Studies in immune cells indicate several putative mechanisms of autocrine/paracrine effects of MIF, including the activation of extracellular signal-regulated kinase 1 (ERK1)/ERK2—members of the family of mitogen-activated protein kinases (MAPKs), upregulation of toll like receptor 4 (TLR4) or inhibition of p53 mediated apoptosis.27 ERK activation in adipocytes inhibits secretion of the insulin-sensitizing hormone adiponectin.32 In our study, the expression level of MIF in adipocytes was negatively associated with plasma adiponectin concentration. It could be speculated that local MIF in adipose tissue may inhibit adiponectin secretion, which in turn may result in impaired insulin action in the skeletal muscle and the liver. However, this was not supported by the multivariate model where MIF expression but not circulating adiponectin was a significant predictor of insulin action. Alternatively, MIF may activate TLR4, which stimulates the activity of IκB/NF-κB pathway. Activation of this proinflammatory pathway can affect insulin signaling through increased release of proinflammatory cytokines.2 Conversely, genetic or immunologic inhibition of MIF in mice prevented TNF-α-induced insulin resistance, whereas recombinant MIF inhibited insulin signaling in adipocytes.33 Alternatively, elevated MIF expression in adipocytes may go along with elevated MIF expression in other cell types, such as resident macrophages within skeletal muscle or Kupfer cells in the liver, thereby directly affecting peripheral and hepatic insulin sensitivity. Embryonic fibroblasts from mice with genetic MIF deficiency show increased expression of proadipogenic genes.33 Increased adipogenic capacity of the precursor cells may lead to relatively more small, newly differentiated adipocytes compared with older, lipid-laden large fat cells.34 In fact, adipocyte size was inversely associated with differentiation capacity of cultured preadipocytes in a previous study from our group.35 Lower proportion of newly differentiated adipocytes may also explain reduced adiponectin production and secretion.36 However, it must be noted that knockdown of MIF gene inhibited the differentiation and decreased expression of adiponectin mRNA in murine 3T3-L1 preadipocytes,37 which may represent species-specific differences. Adipocyte hypertrophy may also be a consequence of antiapoptotic action of MIF through the p53 pathway.27 According to this scenario adipocyte enlargement and insulin resistance may represent two independent characteristics related to MIF overproduction from adipocytes.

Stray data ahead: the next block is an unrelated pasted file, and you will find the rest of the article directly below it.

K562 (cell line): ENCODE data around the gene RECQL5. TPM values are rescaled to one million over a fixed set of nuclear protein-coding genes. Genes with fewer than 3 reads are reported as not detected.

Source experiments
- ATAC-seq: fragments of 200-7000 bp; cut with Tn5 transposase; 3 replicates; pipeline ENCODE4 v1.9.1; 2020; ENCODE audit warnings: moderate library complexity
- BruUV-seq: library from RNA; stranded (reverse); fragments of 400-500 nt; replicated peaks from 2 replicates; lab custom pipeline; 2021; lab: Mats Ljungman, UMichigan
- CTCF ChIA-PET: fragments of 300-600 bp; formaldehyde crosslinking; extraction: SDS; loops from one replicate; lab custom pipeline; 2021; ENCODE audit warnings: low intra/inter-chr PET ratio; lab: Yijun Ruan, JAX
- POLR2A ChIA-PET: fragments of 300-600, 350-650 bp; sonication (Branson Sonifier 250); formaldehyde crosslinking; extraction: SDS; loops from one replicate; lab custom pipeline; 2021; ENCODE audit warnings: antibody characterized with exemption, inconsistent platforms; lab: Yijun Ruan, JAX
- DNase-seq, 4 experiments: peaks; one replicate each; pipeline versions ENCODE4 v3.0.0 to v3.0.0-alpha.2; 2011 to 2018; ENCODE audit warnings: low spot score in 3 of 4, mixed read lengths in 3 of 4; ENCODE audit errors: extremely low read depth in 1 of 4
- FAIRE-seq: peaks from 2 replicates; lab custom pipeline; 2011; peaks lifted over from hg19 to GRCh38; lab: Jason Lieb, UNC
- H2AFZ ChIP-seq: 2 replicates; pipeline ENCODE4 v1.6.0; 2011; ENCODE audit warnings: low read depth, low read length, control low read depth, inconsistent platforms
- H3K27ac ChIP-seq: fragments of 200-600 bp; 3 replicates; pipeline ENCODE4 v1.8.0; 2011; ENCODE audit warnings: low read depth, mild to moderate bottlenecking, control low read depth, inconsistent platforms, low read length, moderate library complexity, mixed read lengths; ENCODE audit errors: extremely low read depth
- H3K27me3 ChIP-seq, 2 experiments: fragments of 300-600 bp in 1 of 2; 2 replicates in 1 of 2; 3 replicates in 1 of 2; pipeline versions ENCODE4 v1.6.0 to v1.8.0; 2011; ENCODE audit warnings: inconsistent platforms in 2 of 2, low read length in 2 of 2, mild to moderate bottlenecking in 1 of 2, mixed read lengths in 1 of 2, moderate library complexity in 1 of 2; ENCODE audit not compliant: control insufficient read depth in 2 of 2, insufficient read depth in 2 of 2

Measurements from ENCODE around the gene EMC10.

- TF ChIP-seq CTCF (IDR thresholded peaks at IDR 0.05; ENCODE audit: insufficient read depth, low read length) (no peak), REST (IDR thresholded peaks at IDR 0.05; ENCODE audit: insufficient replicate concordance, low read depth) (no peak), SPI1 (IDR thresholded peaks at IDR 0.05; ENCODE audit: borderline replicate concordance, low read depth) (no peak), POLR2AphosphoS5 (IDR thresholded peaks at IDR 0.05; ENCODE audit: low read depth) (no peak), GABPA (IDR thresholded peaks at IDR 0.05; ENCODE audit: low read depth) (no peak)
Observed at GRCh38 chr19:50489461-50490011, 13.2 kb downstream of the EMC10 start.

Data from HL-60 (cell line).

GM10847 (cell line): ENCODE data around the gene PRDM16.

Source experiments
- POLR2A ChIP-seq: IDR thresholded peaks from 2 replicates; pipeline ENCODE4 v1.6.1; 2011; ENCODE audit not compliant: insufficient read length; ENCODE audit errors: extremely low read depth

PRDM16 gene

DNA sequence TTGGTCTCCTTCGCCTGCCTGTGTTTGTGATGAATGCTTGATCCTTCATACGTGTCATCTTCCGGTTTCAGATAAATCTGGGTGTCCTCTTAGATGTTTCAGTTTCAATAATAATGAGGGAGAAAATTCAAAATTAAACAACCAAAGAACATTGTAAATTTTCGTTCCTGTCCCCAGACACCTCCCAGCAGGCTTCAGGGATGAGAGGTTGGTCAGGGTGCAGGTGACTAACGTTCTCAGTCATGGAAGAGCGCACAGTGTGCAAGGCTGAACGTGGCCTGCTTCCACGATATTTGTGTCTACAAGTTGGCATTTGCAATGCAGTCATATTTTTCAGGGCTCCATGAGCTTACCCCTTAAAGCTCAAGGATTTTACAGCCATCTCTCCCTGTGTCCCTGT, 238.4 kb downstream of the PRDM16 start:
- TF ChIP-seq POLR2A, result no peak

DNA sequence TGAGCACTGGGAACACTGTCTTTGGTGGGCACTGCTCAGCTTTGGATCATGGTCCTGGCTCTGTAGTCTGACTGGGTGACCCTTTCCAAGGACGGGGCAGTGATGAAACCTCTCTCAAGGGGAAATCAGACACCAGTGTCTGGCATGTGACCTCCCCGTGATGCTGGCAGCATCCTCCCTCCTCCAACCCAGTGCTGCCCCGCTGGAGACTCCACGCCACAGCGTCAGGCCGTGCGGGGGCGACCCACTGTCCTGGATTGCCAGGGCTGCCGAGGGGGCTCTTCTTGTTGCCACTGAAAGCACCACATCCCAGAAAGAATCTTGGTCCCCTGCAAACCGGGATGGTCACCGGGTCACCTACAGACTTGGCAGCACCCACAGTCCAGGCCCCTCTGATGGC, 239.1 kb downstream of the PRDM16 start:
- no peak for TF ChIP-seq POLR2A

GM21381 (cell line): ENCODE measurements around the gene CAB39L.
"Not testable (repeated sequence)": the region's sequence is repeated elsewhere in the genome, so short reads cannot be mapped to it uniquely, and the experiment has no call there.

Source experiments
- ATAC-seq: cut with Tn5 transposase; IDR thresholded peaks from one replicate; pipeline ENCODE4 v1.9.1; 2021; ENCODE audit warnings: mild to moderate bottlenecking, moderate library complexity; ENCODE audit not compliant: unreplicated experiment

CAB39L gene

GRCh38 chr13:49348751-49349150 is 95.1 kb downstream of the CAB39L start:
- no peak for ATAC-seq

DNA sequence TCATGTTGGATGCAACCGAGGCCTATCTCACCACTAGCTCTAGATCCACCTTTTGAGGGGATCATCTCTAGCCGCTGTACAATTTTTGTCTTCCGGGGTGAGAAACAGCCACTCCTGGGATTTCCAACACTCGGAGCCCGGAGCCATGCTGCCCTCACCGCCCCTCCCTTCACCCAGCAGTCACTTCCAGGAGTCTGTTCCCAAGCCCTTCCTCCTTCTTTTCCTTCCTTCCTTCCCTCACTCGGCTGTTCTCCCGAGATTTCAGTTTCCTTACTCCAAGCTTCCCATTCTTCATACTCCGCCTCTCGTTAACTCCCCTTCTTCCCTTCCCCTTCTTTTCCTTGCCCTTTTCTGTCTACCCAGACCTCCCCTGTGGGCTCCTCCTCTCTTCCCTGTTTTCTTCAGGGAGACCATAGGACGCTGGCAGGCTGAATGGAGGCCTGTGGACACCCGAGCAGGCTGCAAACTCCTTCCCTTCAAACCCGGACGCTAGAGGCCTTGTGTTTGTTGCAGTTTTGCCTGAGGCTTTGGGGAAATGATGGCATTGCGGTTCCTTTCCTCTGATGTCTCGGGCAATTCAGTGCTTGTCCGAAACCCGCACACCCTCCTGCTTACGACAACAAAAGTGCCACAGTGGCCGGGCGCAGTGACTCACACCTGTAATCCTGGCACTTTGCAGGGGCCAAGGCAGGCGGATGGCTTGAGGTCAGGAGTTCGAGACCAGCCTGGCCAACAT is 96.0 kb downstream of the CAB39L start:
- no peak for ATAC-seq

Plasma glucose and insulin levels were positively associated with the expression levels of MIF gene in adipocytes and preadipocytes in our study. Past experiments in 3T3L1 adipocyte line have shown that the expression of MIF could be stimulated by glucose and insulin, indicating that increased expression of MIF may be a consequence of metabolic dysregulation in obesity.38 However, this was not confirmed in a recent study in isolated mature human adipocytes.26 Furthermore, the association between plasma glucose or insulin concentration and expression of MIF was still present in the cultured preadipocytes, that is, cells that underwent multiple division cycles after being separated from the in vivo environment for at least 2 weeks. This indicates that increased expression of MIF may represent an intrinsic characteristic of adipose cell lineage of obese individuals with relatively enlarged adipocytes and impaired insulin action.